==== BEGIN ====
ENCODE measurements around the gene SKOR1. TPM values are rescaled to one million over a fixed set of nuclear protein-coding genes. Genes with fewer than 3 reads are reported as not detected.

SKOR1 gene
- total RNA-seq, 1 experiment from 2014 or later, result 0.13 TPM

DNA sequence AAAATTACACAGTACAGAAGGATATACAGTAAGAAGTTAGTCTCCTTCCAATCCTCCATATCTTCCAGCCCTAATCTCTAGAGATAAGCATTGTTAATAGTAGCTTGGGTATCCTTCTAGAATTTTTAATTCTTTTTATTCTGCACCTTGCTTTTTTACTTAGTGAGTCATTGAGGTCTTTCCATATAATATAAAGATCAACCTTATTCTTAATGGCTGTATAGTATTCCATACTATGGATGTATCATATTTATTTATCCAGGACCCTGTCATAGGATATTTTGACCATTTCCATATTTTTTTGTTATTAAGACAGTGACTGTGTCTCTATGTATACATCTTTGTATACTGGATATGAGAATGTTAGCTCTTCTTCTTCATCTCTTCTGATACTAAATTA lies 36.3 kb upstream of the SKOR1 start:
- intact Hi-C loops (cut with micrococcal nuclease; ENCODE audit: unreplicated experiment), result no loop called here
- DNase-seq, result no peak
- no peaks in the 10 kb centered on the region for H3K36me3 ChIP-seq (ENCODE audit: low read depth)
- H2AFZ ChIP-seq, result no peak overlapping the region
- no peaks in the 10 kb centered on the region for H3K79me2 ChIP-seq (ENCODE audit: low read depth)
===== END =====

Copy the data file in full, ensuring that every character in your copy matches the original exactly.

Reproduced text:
ENCODE measurements around the gene SKOR1. TPM values are rescaled to one million over a fixed set of nuclear protein-coding genes. Genes with fewer than 3 reads are reported as not detected.

SKOR1 gene
- total RNA-seq, 1 experiment from 2014 or later, result 0.13 TPM

DNA sequence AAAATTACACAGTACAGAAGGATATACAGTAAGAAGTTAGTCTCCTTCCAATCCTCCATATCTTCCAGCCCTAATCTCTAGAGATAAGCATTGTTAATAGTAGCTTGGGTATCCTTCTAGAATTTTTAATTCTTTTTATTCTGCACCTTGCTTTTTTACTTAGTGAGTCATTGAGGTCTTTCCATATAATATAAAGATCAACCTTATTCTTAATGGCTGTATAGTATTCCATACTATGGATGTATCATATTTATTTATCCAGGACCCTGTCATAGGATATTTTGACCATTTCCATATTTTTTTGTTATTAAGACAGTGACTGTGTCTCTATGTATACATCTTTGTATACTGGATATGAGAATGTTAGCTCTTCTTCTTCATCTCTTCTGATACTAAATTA lies 36.3 kb upstream of the SKOR1 start:
- intact Hi-C loops (cut with micrococcal nuclease; ENCODE audit: unreplicated experiment), result no loop called here
- DNase-seq, result no peak
- no peaks in the 10 kb centered on the region for H3K36me3 ChIP-seq (ENCODE audit: low read depth)
- H2AFZ ChIP-seq, result no peak overlapping the region
- no peaks in the 10 kb centered on the region for H3K79me2 ChIP-seq (ENCODE audit: low read depth)